Mathis, Edith, admired Swiss soprano; b. Lucerne, Feb. 11, 1938. She received her training at the Lucerne Cons, and from Elisabeth Bosshart in Zürich. In 1956 she made her operatic debut as the 2nd boy in Die Zauberflöte in Lucerne. From 1959 to 1962 she sang at the Cologne Opera. In 1960 she appeared at the Salzburg Festival, which led to engagements in Vienna and Munich. From 1960 to 1975 she appeared with the Hamburg State Opera, and in 1962 made her debut at Glyndebourne as Cherubino. From 1963 she also sang at the Berlin Deutsche Oper. On Jan. 19, 1970, she made her Metropolitan Opera debut in N.Y. as Pamina, remaining on its roster until 1974. She sang for the first time at London’s Covent Garden in 1970 as Mozart’s Susanna, returning there until 1972. Her frequent Munich engagements led to her being made a Kammersängerin in 1980. She appeared as the Marschallin in Bern in 1990. In addition to her operatic appearances, she won notable distinction as a concert and lieder artist. She married Bernhard Klee, with whom she often appeared. Her other memorable operatic roles were Zerlina, Zdenka, Nannetta, Mélisande, the Marschallin, Sophie, and Arabella.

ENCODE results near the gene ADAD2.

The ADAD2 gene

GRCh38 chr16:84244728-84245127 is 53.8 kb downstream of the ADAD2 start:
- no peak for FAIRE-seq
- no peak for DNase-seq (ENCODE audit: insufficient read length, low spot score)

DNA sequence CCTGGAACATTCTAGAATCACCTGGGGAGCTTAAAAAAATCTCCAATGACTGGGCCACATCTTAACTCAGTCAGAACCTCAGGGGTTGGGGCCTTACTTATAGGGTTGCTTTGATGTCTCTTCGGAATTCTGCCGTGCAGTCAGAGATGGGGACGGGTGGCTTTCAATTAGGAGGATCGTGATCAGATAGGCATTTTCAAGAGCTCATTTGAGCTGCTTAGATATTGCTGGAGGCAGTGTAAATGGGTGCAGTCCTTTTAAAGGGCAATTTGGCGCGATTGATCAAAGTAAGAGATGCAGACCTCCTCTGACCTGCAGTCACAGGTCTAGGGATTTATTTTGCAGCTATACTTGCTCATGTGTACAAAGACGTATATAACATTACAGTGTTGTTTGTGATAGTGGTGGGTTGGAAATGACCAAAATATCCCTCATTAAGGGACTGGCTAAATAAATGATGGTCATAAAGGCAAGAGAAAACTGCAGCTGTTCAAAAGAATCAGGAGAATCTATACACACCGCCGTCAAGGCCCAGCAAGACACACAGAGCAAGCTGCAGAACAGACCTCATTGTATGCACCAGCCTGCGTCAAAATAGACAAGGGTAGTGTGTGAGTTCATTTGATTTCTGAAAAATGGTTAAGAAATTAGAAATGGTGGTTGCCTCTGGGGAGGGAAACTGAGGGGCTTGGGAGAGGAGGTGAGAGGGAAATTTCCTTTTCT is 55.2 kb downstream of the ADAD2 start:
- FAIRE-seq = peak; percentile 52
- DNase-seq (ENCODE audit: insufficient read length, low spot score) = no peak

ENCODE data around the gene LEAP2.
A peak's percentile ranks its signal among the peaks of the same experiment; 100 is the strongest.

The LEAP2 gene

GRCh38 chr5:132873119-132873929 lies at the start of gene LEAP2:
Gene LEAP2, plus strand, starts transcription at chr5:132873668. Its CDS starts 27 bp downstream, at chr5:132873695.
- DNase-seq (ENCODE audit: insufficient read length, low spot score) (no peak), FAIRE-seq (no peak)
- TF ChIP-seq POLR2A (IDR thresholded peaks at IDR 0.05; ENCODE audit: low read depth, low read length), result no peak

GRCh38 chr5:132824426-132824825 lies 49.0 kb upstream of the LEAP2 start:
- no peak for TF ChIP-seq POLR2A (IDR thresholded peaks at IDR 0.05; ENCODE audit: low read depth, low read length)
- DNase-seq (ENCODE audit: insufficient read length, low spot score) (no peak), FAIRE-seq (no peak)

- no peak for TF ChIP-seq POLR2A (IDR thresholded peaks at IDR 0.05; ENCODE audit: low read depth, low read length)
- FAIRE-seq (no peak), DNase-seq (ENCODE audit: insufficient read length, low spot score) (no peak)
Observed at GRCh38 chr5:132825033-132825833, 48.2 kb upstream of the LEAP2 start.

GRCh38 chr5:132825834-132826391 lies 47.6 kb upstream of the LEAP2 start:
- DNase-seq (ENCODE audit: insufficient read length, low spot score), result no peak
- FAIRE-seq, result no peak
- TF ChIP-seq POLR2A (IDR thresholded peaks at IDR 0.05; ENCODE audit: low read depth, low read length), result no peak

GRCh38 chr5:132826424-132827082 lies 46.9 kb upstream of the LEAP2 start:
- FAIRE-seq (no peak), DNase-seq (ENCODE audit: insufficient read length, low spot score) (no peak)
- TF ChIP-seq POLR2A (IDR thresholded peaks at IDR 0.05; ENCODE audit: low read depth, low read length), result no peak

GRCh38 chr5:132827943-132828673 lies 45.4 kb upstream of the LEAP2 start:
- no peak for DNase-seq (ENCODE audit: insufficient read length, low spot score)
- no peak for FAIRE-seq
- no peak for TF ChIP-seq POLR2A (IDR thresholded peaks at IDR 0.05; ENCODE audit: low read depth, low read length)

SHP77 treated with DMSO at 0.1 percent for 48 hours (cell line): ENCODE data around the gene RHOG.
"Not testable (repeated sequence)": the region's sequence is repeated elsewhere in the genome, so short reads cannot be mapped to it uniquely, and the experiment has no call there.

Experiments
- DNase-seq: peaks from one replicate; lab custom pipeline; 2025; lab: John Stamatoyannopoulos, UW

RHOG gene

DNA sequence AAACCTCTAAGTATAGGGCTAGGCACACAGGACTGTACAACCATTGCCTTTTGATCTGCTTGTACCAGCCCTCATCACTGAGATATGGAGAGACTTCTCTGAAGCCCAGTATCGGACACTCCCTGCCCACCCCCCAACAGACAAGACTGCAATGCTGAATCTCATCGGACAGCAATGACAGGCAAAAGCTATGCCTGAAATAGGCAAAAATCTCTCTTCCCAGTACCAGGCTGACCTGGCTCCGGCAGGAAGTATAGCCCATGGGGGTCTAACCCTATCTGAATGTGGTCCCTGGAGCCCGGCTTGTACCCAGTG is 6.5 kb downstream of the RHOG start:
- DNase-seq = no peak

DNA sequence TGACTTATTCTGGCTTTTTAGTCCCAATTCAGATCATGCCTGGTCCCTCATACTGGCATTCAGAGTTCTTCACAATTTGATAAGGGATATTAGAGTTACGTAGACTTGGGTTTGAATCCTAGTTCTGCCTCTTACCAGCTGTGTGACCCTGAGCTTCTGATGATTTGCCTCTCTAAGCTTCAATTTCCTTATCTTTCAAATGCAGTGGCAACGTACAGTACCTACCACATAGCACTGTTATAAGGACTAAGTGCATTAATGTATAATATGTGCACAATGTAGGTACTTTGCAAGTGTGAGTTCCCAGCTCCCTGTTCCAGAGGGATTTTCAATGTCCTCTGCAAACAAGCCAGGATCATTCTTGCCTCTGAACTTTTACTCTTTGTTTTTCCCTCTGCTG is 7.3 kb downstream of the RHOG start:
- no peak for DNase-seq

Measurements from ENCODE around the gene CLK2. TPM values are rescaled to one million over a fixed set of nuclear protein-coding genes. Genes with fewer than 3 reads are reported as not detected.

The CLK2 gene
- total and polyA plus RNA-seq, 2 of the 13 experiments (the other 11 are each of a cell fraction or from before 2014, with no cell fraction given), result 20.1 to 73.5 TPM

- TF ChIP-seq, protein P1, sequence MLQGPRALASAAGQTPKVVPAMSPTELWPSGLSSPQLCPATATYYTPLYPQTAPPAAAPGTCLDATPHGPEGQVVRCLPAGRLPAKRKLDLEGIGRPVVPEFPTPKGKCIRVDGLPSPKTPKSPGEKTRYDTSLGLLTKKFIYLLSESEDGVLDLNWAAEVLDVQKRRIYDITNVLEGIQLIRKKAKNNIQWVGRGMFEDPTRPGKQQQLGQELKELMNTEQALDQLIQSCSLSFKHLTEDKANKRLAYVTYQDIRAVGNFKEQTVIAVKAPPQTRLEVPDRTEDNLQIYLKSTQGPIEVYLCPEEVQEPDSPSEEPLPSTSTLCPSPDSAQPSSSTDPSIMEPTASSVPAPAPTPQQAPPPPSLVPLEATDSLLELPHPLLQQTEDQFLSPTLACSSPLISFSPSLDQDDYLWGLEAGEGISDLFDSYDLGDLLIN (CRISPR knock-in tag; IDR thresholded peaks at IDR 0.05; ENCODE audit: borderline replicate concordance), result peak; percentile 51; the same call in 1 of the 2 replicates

—Nicolas Slonimsky/Laura Kuhn/Dennis McIntire
"Mathis, Edith." Baker’s Biographical Dictionary of Musicians. . Encyclopedia.com. (July 18, 2019). https://www.encyclopedia.com/arts/dictionaries-thesauruses-pictures-and-press-releases/mathis-edith-0
"Mathis, Edith." Baker’s Biographical Dictionary of Musicians. . Retrieved July 18, 2019 from Encyclopedia.com: https://www.encyclopedia.com/arts/dictionaries-thesauruses-pictures-and-press-releases/mathis-edith-0
Encyclopedia.com gives you the ability to cite reference entries and articles according to common styles from the Modern Language Association (MLA), The Chicago Manual of Style, and the American Psychological Association (APA).
Within the “Cite this article” tool, pick a style to see how all available information looks when formatted according to that style. Then, copy and paste the text into your bibliography or works cited list.
Because each style has its own formatting nuances that evolve over time and not all information is available for every reference entry or article, Encyclopedia.com cannot guarantee each citation it generates. Therefore, it’s best to use Encyclopedia.com citations as a starting point before checking the style against your school or publication’s requirements and the most-recent information available at these sites:
Modern Language Association
The Chicago Manual of Style
American Psychological Association
- Most online reference entries and articles do not have page numbers. Therefore, that information is unavailable for most Encyclopedia.com content. However, the date of retrieval is often important. Refer to each style’s convention regarding the best way to format page numbers and retrieval dates.
- In addition to the MLA, Chicago, and APA styles, your school, university, publication, or institution may have its own requirements for citations. Therefore, be sure to refer to those guidelines when editing your bibliography or works cited list.